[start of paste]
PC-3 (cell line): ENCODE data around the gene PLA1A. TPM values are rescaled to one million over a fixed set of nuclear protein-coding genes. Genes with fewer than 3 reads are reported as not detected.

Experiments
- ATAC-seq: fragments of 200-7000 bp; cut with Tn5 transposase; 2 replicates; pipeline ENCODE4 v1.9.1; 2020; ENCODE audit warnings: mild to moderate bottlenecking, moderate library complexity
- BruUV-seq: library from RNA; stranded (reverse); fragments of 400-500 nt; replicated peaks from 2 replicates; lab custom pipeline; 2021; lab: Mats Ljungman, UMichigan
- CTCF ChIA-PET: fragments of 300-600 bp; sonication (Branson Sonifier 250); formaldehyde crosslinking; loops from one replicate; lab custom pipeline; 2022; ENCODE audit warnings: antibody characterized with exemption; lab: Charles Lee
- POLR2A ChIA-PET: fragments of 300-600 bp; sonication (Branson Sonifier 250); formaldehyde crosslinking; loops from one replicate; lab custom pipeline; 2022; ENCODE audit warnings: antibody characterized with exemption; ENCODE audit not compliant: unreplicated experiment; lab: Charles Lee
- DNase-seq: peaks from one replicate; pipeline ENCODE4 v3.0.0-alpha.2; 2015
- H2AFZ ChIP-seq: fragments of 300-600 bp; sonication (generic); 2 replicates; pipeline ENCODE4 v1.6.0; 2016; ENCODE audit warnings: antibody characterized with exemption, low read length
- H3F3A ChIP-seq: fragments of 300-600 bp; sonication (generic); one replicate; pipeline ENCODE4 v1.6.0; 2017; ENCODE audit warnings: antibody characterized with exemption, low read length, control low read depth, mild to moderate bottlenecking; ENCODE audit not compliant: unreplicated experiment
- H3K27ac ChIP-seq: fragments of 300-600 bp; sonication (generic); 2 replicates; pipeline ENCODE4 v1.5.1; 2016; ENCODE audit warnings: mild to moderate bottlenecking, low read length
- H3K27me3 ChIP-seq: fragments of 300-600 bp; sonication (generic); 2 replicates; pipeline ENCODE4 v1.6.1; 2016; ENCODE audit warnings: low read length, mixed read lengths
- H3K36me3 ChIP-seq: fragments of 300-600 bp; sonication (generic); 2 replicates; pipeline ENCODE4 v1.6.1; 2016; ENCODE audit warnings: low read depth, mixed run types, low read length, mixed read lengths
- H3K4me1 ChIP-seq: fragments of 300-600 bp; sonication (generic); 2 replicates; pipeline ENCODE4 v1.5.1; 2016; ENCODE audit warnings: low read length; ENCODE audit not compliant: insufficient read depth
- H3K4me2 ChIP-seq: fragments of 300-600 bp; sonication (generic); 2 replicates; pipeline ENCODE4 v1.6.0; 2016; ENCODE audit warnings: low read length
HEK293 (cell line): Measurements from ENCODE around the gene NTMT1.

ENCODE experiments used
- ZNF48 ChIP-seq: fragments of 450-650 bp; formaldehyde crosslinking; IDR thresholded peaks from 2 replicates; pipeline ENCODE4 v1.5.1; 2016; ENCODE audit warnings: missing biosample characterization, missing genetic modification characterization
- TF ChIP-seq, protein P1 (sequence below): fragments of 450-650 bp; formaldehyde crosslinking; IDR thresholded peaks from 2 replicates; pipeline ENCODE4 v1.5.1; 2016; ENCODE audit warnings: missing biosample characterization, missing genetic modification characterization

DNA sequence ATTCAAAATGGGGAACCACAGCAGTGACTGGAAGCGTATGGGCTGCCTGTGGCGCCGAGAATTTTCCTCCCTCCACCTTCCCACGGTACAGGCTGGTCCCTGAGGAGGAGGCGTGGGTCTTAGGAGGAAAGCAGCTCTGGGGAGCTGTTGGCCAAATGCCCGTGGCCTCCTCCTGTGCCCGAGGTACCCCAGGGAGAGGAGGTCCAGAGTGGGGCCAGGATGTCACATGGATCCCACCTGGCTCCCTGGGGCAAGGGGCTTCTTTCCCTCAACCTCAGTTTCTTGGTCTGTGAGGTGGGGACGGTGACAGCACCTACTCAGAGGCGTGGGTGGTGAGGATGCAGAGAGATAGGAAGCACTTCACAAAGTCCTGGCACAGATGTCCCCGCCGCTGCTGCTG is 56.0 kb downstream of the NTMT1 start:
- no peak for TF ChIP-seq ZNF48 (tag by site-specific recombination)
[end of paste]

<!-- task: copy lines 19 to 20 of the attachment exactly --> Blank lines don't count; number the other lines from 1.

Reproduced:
DNA sequence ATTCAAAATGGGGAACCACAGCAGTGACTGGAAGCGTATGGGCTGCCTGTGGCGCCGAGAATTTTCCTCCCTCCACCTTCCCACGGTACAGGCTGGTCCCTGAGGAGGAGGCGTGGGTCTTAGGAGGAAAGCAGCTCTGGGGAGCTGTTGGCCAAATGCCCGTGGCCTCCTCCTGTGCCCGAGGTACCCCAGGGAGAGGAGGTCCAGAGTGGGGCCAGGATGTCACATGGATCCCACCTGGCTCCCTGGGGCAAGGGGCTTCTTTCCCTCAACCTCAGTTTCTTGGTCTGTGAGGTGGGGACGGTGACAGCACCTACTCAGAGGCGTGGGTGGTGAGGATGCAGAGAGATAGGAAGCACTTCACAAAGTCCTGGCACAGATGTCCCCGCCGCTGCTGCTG is 56.0 kb downstream of the NTMT1 start:
- no peak for TF ChIP-seq ZNF48 (tag by site-specific recombination)